3- there are few economic benefits for the local community when rents are high. the only person who benefits is the landlord. when rich people get richer, they tend to spend the surplus on luxury goods (vacations to bimini, yachts, german cars) that are not produced locally. when low-wage workers get a raise, they tend to spend all of it immediately, and in the local community. therefore the local economy benefits from increased minimum wages while the biminese economy benefits from increased rents.


       —bates    Mar. 13 '06 - 05:34PM    #
  17. I very much agree with almost all of bates’ comment, but I don’t think rent is really a higher cost (let alone “much” higher) than labor in retail and food service.


       —Larry Kestenbaum    Mar. 13 '06 - 06:38PM    #
  18. Larry Kestenbaum: Agreed that in the long run, a higher minimum wage will mean that some tasks done by minwage workers eventually/gradually get automated. But that’s a good thing. In the long term, the number of low skill workers is on the decline.

    Is it a good thing? Always? When parking lot attendents are replaced by automated gate machines? When record store clerks (and record stores) are replaced by electronic downloads? When big-box stores with skeleton staffs replace small local stores?

    bates: Secondly, the debate is centering around types of workers. 70% of minimum-wage workers are adults and 40% are the sole breadwinners for their families. The debate should not be about the “poor” (as in “woe is me”) teenagers who may or may not be priced out of the market, but the actually poor working families who are struggling to pay rent.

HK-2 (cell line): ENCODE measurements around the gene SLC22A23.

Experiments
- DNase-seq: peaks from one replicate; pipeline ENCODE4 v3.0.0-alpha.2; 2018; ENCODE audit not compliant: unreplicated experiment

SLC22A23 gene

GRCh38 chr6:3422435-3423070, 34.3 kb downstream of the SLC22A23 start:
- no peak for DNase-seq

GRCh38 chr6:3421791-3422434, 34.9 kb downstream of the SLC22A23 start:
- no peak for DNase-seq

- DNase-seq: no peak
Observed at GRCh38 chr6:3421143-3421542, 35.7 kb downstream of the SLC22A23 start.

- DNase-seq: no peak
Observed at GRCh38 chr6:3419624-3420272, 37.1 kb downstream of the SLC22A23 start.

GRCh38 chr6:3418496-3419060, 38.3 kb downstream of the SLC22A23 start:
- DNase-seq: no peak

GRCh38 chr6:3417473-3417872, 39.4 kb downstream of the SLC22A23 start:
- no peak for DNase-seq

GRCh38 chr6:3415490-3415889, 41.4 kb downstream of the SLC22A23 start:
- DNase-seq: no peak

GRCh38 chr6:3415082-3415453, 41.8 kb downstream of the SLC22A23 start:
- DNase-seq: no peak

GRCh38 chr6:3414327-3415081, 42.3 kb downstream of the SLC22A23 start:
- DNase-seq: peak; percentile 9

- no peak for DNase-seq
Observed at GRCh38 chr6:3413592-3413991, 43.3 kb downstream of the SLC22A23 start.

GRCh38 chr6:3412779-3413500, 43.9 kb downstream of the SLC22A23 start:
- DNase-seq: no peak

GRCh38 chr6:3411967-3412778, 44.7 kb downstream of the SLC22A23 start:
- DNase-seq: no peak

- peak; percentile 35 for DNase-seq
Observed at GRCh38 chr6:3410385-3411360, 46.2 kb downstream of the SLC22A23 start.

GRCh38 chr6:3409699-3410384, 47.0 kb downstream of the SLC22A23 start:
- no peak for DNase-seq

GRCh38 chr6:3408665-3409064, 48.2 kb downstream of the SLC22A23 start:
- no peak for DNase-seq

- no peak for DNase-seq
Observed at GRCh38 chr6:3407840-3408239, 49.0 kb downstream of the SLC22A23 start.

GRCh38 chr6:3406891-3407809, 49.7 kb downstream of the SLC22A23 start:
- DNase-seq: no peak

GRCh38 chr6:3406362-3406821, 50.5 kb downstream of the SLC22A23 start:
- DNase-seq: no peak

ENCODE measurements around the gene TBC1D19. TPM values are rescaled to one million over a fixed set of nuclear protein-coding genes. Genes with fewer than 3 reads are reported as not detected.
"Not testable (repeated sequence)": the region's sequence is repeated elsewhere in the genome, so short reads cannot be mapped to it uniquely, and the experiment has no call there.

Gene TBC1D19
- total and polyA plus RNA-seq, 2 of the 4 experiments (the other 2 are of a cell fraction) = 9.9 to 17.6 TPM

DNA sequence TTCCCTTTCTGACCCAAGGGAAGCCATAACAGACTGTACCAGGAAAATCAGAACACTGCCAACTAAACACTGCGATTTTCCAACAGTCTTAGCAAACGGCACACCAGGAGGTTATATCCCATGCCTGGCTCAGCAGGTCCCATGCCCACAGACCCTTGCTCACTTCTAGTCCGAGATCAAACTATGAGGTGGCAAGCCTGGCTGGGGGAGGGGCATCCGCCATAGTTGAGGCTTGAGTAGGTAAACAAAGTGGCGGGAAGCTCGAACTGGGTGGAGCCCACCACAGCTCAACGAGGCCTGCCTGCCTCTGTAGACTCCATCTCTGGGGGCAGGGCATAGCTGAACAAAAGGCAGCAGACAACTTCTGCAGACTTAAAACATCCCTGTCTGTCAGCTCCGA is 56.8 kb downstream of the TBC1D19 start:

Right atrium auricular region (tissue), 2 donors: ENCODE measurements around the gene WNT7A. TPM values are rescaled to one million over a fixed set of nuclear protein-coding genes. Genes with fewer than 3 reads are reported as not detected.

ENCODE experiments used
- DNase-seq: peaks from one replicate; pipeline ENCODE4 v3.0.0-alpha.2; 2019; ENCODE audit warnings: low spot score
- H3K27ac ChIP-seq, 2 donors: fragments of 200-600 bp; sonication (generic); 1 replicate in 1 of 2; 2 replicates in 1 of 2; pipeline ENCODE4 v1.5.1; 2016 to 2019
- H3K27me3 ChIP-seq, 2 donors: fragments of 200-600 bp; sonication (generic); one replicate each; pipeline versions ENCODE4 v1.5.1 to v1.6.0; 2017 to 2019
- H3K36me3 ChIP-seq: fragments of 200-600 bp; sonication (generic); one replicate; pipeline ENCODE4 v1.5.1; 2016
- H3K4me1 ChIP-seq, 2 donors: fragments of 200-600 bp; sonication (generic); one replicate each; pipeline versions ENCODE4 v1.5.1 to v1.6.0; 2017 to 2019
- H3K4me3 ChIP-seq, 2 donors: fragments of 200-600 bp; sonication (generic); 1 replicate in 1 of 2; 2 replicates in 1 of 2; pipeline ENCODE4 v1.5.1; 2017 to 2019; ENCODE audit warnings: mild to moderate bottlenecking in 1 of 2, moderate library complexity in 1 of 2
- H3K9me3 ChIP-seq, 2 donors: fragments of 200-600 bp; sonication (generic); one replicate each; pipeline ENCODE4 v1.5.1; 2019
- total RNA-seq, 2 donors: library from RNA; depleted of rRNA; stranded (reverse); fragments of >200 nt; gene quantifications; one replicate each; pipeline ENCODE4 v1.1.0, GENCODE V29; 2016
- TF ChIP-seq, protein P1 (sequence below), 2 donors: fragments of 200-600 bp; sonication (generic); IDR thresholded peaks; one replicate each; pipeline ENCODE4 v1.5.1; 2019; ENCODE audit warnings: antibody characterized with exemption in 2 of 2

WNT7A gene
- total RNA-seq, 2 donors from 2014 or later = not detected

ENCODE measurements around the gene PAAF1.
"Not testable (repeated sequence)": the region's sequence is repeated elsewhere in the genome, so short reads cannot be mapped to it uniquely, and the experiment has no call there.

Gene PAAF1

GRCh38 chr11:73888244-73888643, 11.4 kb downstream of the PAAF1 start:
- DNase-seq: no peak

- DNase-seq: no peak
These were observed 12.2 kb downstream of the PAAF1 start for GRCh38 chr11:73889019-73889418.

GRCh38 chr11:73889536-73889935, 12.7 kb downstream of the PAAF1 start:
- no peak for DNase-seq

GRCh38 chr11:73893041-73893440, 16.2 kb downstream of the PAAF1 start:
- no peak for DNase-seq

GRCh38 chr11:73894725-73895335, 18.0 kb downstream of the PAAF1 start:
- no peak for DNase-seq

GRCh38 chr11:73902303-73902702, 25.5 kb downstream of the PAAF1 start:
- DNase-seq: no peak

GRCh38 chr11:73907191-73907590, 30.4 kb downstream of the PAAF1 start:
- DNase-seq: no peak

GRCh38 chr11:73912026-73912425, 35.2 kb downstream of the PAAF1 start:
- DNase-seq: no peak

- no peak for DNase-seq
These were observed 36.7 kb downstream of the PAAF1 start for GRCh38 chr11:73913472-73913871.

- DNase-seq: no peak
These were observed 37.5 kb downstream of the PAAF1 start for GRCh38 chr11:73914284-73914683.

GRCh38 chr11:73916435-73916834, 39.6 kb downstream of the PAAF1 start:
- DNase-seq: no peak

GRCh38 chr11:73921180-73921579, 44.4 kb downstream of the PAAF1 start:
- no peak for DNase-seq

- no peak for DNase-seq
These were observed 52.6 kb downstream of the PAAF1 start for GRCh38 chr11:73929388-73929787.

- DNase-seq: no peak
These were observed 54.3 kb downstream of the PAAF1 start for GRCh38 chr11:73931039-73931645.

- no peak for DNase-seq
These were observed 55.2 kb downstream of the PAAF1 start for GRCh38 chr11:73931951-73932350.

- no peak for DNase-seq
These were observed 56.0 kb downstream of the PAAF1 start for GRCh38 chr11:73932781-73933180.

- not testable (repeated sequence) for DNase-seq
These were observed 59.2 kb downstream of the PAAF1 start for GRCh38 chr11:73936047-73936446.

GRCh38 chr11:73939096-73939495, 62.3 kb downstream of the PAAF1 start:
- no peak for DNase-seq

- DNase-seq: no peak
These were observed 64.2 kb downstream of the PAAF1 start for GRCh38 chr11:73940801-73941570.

Fine. But there are a couple of problems with that. The first is that there seems to be evidence that high min wages states that have lower teenage labor participation also have lower labor participation by workers in their late 20’s—in other words, workers who don’t get started in the world of work as teens have more trouble later.

    The more worrying problem problem is that those relative few workers who are sole breadwinners working at min wage are vulnerable when businesses are forced to shift to paying more and demanding more productivity in exchange. These workers may get a temporary raise followed by long-term unemployment as automation, outsourcing, customer self-service, ecommerce, etc are substituted for low skill labor that is no longer so inexpensive as it was. It’s not a purely an abstract worry for me. I have a mildly disabled sister who works at near minimum wage. She’s slow moving and gets flustered very easily under pressure. I’m afraid a high minimum wage wouldn’t result in a raise for her, but unemployment (if not immediately, then eventually). An increase in the EITC would be great for her—an increase in the minimum wage could be a disaster (she doesn’t live in Michigan, but minimum wages are scheduled to increase in her state too).